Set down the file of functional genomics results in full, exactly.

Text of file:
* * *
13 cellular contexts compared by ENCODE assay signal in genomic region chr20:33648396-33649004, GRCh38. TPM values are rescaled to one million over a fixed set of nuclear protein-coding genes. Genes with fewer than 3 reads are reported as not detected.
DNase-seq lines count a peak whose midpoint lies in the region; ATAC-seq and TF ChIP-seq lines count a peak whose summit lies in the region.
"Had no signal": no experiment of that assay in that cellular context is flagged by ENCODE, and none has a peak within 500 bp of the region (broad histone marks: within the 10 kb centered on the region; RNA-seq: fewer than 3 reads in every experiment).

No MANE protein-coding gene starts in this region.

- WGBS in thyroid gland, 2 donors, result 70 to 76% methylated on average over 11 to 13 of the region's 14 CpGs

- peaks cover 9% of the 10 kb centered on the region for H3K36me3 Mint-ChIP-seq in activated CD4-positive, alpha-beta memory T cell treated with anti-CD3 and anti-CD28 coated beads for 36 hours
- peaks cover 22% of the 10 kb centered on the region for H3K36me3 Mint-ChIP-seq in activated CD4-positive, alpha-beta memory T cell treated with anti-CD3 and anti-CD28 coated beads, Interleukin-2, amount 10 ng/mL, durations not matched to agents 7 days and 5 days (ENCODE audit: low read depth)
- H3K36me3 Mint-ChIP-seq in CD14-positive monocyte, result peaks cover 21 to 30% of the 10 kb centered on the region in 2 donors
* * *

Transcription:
13 cellular contexts compared by ENCODE assay signal in genomic region chr20:33648396-33649004, GRCh38. TPM values are rescaled to one million over a fixed set of nuclear protein-coding genes. Genes with fewer than 3 reads are reported as not detected.
DNase-seq lines count a peak whose midpoint lies in the region; ATAC-seq and TF ChIP-seq lines count a peak whose summit lies in the region.
"Had no signal": no experiment of that assay in that cellular context is flagged by ENCODE, and none has a peak within 500 bp of the region (broad histone marks: within the 10 kb centered on the region; RNA-seq: fewer than 3 reads in every experiment).

No MANE protein-coding gene starts in this region.

- WGBS in thyroid gland, 2 donors, result 70 to 76% methylated on average over 11 to 13 of the region's 14 CpGs

- peaks cover 9% of the 10 kb centered on the region for H3K36me3 Mint-ChIP-seq in activated CD4-positive, alpha-beta memory T cell treated with anti-CD3 and anti-CD28 coated beads for 36 hours
- peaks cover 22% of the 10 kb centered on the region for H3K36me3 Mint-ChIP-seq in activated CD4-positive, alpha-beta memory T cell treated with anti-CD3 and anti-CD28 coated beads, Interleukin-2, amount 10 ng/mL, durations not matched to agents 7 days and 5 days (ENCODE audit: low read depth)
- H3K36me3 Mint-ChIP-seq in CD14-positive monocyte, result peaks cover 21 to 30% of the 10 kb centered on the region in 2 donors